After securing approval from the university Institutional Review Board, participants were recruited by the researchers and graduate nursing students from church groups, community senior centers, and a clinic in a southeastern U.S. city. Inclusion criteria were being age 65 and older, living in the community, and the ability to read and write English. Flyers, word of mouth, and personal invitations were the methods of recruitment. Surveys were distributed with self-addressed postage-paid envelopes that participants mailed to the College of Nursing under conditions of anonymity. Surveys returned by individuals who did not disclose their age or did not meet the age eligibility criterion were not included in the study. Eleven surveys were eliminated for these reasons, leaving 82 that were usable.

Instruments

Perceived Stress Scale. The Perceived Stress Scale (PSS) is a 14-item instrument that measures the degree to which situations in an individual’s life are appraised as unpredictable, uncontrollable, and overloading (Cohen, Kamarck, & Mermelstein, 1983). The PSS was designed for use in community samples having at least a junior high school education. Scores are obtained by reversing the scores on seven positive items, then summing across the 14 items. Scores can range from 0 to 56. Cronbach’s alpha reliability coefficients are generally 0.84 or higher, and there is good evidence of concurrent and predictive validity (Cohen et al., 1983). This scale has been used in multiple samples of older adults (Park-Lee, Fredman, Hochberg, & Faulkner, 2009; Seematter-Bagnoud, Karmaniola, & Santos-Eggimann, 2010; Wrobel, Farrag, & Hymes, 2009).

Carr Infection Symptom Checklist. The Carr Infection Symptom Checklist (SCL) was developed by Groër and validated in several PNI studies of stress, infection symptoms, and immune markers (Groër & Davis, 2006; Groër et al., 2005; Groër, Davis, & Steele, 2004). The instrument contains a list of symptoms experienced in the previous month that are associated with infections. This 28-item instrument has five subscales divided by body systems: respiratory, skin/eye, genitourinary, gastrointestinal, and flu-like symptoms. Participants were instructed not to list symptoms they knew were the result of their allergies or other noninfectious conditions. Symptoms are ranked according to severity from 0 to 4, with 4 being a severe presentation of the symptom. The instrument has versions for both men and women. The female version has three questions about vaginal itching, yeast infections, and vaginal herpes.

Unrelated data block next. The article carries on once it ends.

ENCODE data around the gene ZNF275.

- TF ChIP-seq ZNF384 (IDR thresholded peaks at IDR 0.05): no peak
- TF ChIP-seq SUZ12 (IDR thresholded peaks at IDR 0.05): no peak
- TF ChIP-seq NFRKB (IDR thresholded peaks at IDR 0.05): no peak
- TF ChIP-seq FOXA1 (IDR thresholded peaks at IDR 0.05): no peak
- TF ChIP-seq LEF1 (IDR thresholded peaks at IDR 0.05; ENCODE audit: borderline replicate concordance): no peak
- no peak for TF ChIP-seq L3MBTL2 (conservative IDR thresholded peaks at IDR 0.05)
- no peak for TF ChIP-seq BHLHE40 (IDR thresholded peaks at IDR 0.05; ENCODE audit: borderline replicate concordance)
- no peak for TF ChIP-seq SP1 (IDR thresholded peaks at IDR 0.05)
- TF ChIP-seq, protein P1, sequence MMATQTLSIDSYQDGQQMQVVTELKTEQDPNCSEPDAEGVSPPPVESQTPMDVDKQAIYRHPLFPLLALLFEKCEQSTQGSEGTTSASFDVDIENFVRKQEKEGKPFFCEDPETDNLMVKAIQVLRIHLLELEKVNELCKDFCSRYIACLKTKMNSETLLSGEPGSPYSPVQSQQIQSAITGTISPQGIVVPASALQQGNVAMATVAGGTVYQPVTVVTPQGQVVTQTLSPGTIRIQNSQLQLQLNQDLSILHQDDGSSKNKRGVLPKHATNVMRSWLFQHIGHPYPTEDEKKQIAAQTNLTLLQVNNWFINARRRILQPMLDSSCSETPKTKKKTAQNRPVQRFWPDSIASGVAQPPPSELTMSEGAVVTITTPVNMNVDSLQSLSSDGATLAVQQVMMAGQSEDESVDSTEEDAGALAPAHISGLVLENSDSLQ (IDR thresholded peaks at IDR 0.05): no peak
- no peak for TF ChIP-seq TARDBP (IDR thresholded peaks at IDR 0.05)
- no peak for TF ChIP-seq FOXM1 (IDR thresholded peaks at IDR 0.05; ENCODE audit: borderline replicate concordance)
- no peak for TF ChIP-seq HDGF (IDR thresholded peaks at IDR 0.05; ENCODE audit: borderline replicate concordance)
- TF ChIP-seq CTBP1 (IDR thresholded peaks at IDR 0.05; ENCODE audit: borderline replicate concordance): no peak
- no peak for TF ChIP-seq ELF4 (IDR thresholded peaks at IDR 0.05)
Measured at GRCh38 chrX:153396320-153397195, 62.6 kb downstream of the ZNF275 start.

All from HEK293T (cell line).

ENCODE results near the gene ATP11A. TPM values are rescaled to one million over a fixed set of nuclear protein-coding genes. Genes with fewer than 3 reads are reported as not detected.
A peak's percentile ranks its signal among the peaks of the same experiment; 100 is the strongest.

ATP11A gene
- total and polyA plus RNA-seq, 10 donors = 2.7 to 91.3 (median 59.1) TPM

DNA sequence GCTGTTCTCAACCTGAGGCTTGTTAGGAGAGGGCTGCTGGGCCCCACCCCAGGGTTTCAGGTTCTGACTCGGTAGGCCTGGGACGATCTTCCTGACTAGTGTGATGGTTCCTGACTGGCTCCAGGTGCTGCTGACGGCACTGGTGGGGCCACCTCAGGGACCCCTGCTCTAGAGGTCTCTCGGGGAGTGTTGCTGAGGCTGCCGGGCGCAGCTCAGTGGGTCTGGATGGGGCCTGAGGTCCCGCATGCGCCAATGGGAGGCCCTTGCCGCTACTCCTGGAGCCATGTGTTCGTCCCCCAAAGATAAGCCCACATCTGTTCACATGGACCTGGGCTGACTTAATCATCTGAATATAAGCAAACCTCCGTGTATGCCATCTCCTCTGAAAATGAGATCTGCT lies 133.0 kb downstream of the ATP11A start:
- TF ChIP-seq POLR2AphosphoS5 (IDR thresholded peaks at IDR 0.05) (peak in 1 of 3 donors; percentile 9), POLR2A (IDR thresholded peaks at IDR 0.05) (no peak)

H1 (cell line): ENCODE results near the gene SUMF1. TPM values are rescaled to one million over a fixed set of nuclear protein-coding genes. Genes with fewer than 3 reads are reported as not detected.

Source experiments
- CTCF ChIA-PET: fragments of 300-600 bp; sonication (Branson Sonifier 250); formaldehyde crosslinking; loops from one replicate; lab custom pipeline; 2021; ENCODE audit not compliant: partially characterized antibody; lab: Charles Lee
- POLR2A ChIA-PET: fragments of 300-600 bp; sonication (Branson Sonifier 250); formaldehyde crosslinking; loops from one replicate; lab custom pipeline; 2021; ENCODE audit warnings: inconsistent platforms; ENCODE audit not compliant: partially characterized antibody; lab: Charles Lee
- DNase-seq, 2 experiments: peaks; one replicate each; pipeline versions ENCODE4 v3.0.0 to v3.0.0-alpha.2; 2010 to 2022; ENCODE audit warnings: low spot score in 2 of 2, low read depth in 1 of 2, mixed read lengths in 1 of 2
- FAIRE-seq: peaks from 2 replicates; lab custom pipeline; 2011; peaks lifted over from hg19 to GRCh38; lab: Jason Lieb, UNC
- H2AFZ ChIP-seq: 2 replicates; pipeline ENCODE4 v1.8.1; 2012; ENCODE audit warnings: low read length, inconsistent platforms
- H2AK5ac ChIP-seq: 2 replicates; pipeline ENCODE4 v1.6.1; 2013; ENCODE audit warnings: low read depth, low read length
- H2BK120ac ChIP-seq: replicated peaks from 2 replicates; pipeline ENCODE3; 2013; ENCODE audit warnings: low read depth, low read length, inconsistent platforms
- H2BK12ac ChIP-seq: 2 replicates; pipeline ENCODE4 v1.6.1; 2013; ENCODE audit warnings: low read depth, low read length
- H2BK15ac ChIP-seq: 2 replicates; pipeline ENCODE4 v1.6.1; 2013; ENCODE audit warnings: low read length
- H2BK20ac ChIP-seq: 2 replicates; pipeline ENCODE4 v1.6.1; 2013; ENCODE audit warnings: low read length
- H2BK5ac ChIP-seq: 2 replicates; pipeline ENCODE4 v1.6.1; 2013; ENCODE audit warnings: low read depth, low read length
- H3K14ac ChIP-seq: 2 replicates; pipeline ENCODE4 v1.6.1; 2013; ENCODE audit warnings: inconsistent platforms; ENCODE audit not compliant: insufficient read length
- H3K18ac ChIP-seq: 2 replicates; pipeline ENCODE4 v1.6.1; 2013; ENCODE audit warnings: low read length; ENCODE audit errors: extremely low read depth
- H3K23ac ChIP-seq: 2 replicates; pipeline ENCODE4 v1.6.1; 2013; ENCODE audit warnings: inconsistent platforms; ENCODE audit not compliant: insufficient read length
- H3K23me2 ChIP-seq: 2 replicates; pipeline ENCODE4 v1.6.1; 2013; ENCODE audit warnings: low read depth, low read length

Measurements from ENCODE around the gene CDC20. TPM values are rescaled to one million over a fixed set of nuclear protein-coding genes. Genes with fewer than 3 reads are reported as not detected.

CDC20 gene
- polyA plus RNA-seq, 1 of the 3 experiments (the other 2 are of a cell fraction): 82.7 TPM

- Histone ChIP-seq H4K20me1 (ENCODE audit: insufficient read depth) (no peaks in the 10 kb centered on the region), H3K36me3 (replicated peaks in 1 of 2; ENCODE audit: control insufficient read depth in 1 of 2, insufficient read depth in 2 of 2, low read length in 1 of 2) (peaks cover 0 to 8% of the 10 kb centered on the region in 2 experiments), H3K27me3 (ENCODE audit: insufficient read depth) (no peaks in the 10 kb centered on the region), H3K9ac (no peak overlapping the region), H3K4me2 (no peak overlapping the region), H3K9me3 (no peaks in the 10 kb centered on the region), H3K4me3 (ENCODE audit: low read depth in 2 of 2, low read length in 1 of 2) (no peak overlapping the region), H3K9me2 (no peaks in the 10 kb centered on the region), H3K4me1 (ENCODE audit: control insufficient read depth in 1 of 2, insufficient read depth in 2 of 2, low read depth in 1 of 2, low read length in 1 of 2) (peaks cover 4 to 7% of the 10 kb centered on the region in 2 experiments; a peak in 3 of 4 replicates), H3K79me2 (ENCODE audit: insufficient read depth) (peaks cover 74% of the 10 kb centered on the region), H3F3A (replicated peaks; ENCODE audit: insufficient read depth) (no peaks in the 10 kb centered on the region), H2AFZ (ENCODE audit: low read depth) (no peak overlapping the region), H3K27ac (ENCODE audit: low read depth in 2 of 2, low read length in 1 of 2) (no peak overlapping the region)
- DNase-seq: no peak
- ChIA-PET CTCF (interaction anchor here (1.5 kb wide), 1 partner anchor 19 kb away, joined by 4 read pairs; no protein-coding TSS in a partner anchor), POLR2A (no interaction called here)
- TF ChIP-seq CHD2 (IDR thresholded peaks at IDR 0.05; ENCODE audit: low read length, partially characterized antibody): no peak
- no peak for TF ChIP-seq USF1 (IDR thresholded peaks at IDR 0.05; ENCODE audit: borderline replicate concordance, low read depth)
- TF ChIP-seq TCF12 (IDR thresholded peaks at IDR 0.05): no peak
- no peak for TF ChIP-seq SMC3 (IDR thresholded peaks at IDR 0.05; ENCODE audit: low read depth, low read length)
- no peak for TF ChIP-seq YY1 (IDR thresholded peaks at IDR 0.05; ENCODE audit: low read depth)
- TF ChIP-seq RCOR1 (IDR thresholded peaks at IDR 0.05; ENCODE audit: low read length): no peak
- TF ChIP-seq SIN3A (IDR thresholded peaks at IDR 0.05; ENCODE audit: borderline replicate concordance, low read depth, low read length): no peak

Brief Multidimensional Measure of Religiousness/Spirituality. The Brief Multidimensional Measure of Religiousness/Spirituality (BMMRS) is a 38-item instrument developed by a working group jointly sponsored by the Fetzer Institute and the National Institute on Aging (NIA) (1999). This working group included scholars with expertise in the interactions of religiousness/spirituality with both physical and mental health outcomes. These scholars recognized the deficiencies in previous instruments that had attempted to capture the effects of religiousness/spirituality within a single-summary scale measure; therefore, their goal was to develop a multidimensional instrument to measure religiousness/spirituality that would be uniquely suited for health research.

The developers of the BMMRS recognized that the distinction between “religiousness” and “spirituality” is difficult to clearly articulate, noting that while some experts view the two concepts as inextricably linked together, others view “religiousness” as having specific behavioral, doctrinal, and communal aspects, yet for others, “spirituality” is more concerned with the transcendent aspects of life and the ultimate meaning of life. Therefore, the concept of “religiousness/spirituality” in the BMMRS is intentionally treated as a single construct composed of multiple dimensions to reflect that “it is possible to adopt the outward forms of religious worship and doctrine without having a strong relationship to the transcendent” (Fetzer Institute & NIA, 1999, p. 2). The BMMRS developers acknowledged that many of the BMMRS items have a core Judeo-Christian focus (consistent with the majority population of the United States, where the instrument was developed); however, the developers intentionally attempted to include items within the instrument that have relevance for individuals of other backgrounds and with other spiritual practices (Fetzer Institute & NIA, 1999).